It’s in Soho where you’ll find the fabled cronut bursting with a juicy filling — at Dominique Ansel Bakery to be exact. Dreamed up by a French pastry chef who wanted donuts and croissants to live in harmony, it’s a fine example that we can all get along if we simply consume a donut thingy that feels like it weighs a pound. This particular rendition can only be described as a strawberry pistachio fusion so delicious, that you’ll never need basic bitch chocolate again (until you’re ready for another pastry three hours later). Bon appétit.
We worked off maybe 5% of the cronut calories with a casual stroll across the Brooklyn Bridge, and when we found ourselves on the other side in Brooklyn, it was time for some of the best pizza in the city.
Roberta’s doesn’t have a facade, but when you find yourself on a rough and tumble graffiti side street that slightly resembles “Crack House Row,” you’re there! Don’t be alarmed by the exterior, as inside you’ll find cozy coloured lights, communal tables, a weird painting of people’s faces made out of pizza ingredients (??), and some of the best, thin-crust, chewy flavourful pizza I’ve ever had. Bless.
It’s Friday night, it’s happy hour, but it’s too cold for a rooftop terrace with a view. Or is it? The Press Lounge cocktails in Hell’s Kitchen are expensive, but if Rockefeller Center can charge $36 USD for you to elevator up to their rooftop to take awkward windy selfies, then a $20 cocktail with an awesome view and blankets you can cozy up in are a steal.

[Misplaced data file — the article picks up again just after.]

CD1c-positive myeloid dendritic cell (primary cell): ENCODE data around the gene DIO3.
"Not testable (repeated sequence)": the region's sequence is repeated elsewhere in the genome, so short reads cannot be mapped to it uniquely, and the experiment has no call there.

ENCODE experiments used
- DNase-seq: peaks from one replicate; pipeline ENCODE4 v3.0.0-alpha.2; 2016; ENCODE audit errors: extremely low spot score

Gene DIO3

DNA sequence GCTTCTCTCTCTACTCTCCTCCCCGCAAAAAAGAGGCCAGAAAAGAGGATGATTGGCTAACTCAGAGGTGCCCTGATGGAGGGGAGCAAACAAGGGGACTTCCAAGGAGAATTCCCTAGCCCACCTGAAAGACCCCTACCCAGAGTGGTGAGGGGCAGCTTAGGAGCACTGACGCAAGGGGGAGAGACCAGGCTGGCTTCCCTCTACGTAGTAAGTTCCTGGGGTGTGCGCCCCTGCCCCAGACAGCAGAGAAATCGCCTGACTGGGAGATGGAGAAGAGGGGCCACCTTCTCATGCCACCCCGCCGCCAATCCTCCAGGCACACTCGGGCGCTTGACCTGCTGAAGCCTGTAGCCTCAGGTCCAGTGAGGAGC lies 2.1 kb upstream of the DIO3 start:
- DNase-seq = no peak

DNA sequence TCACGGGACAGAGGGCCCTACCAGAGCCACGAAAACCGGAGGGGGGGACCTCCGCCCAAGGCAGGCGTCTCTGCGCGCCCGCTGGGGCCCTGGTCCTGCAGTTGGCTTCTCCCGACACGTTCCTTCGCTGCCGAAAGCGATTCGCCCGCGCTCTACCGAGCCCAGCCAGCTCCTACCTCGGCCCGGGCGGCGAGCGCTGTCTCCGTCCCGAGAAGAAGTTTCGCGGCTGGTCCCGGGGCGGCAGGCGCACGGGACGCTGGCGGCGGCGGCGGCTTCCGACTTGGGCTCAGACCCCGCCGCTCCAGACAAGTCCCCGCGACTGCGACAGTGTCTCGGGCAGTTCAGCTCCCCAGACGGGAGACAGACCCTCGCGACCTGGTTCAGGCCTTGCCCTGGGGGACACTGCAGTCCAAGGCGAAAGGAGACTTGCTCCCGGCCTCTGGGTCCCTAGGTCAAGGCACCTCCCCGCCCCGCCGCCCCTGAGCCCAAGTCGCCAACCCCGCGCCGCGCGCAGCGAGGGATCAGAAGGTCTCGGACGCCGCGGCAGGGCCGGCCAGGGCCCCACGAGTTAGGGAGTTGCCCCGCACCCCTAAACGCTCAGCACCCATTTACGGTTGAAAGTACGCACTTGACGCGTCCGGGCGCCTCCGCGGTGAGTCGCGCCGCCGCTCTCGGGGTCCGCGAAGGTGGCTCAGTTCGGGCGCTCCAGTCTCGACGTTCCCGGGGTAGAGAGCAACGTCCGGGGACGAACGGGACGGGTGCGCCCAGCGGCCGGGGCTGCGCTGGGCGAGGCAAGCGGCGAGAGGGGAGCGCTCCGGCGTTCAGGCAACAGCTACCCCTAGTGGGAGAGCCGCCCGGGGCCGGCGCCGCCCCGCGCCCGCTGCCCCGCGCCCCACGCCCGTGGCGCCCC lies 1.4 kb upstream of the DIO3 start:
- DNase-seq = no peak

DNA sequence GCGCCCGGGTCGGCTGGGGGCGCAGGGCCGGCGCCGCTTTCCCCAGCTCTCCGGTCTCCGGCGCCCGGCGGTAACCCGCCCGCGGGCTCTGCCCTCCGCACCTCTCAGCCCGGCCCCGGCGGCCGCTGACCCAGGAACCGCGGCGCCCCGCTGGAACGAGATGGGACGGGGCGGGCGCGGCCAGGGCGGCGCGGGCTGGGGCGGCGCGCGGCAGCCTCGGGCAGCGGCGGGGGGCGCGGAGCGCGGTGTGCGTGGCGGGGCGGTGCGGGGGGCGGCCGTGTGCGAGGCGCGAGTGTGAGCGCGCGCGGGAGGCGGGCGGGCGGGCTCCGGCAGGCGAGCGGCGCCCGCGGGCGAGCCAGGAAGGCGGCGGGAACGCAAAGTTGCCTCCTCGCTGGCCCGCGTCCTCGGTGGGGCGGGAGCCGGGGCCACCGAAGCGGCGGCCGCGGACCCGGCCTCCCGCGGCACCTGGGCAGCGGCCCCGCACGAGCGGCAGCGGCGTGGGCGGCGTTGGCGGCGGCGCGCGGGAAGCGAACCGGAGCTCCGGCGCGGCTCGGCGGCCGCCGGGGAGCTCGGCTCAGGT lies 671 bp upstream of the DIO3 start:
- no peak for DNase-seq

We need to talk about dinner at The Dutch, we really do. Think classic farm-to-table American comfort food with an upscale twist, and an endless sea of mouth-watering delights. It’s basically like Homer Simpson’s dream when he’s prancing around in “Chocolate World,” taking bites out of lamp posts and such, only instead, imagine a CRAZY huge domed rabbit stew pie, a crispy, bright apple/cheddar sweet/savoury salad that was SO good, all other salads will now taste like garbage forever, and epic fried chicken that…well, we need to talk about that. On a previous trip to New York I had some pretty amazing fried chicken in Harlem at Red Rooster, but what was happening here was a magical situation. Not only was the batter crunch-er-ific and flavourful, but when I forced my friend to consume a piece about thirty minutes into our dinner, a cloud of steam escaped from inside when she sliced it open, almost as if the fried crispy batter had been encasing eternal juiciness; it was unicorn fried chicken with the power to stay fresh on demand, and it filled our hearts with gluttony cheer. And those homemade biscuits? That sweet and salty glaze will enrobe you in bliss and you’ll wonder if it’s all a dream. Also: the caramel sauce on the freshly baked apple pie was poured onto the plate from the end of a candy apple soaked in caramel. Nice touch.
The conclusion of that meal had us cradling our bellies as we checked out the “facade porn” in Soho. Doing lots of walking and creeping townhouse exteriors? It’s the only way to survive a food adventure in New York City.
Some other highlights:
There had been so much hype about Shake Shack, that we thought this would be our first over-hyped let-down meal. It was not. It’s extremely hard to get a table at this bustling Times Square location, but aggressive prolonged eye contact with other customers who are eating can coerce them into finishing their meals faster than normal.